Absolute risk reduction in osteoporosis: assessing treatment efficacy by number needed to treat
Ringe, Johann D.
Doherty, John G.
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Ringe, Johann D. Doherty, John G. (2009). Absolute risk reduction in osteoporosis: assessing treatment efficacy by number needed to treat. Rheumatology International 30 (7), 863-869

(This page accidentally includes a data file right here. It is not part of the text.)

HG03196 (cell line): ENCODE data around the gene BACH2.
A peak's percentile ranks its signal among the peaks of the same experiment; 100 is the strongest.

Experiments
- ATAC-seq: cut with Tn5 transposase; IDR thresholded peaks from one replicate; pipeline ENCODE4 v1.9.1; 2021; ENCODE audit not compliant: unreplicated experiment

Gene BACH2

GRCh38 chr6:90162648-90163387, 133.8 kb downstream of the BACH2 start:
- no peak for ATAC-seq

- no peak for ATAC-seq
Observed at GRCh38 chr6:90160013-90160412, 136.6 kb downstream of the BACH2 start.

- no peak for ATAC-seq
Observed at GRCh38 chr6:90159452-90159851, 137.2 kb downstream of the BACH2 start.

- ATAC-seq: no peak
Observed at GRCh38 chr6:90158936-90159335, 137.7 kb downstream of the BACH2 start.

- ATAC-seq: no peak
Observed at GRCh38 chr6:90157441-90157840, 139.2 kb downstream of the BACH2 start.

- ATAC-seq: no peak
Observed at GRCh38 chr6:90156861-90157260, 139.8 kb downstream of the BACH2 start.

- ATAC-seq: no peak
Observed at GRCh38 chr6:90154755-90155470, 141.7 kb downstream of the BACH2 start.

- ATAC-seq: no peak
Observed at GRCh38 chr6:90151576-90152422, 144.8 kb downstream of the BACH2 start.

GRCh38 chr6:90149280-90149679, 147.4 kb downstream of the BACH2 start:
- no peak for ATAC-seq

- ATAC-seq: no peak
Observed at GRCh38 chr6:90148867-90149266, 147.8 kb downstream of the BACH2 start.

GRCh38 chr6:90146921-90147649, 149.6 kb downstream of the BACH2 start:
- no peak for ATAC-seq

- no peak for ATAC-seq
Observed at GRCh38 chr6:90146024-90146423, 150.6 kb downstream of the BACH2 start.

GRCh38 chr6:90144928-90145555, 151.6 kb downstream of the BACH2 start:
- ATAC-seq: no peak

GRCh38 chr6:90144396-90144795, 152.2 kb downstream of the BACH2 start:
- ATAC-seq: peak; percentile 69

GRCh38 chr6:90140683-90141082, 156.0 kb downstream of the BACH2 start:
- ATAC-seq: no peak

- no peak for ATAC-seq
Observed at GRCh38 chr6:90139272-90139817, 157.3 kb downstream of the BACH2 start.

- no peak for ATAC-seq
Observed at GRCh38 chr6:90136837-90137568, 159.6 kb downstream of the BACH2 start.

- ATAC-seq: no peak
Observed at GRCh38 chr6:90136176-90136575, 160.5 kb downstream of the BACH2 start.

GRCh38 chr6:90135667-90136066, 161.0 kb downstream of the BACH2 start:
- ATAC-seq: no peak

Postmenopausal osteoporosis is a chronic condition due to decreased bone mass, leading to reduced bone strength and increased fracture risk. Currently available pharmacological treatments include antiresorptive agents (bisphosphonates and raloxifene) and bone-forming agents (strontium ranelate and two different parathyroid peptides). Comparison via reduction in relative risk of fracture may produce artificially high reductions in fracture risk for some agents. Responder analysis based on absolute risk reduction (ARR, the arithmetic difference between events rates with and without treatment over a fixed time) and a related parameter, number needed to treat (NNT, the number of patients needed to treat over a fixed time to prevent one event) may provide more reliable parameters. We reviewed placebo-controlled, randomized, double-blind, pivotal phase 3 trials employed as part of the regulatory process, in order to calculate ARRs and NNTs for vertebral and hip fracture over 3 years for antiosteoporotic agents currently available in Europe. The NNT values to prevent one vertebral fracture over 3 years range from 9 for the strontium ranelate to 21 for ibandronate. NNT values for hip fracture over 3 years range from 48 for strontium ranelate to 91 for three of the bisphosphonates. Our analysis indicates that the bone-forming agent strontium ranelate may have the lowest NNT for the prevention of both vertebral and hip fracture. Responder analysis may enable translation of clinical trial results into guidance for routine clinical practice by indicating the amount of effort needed to prevent the same event in comparable populations with different treatment options.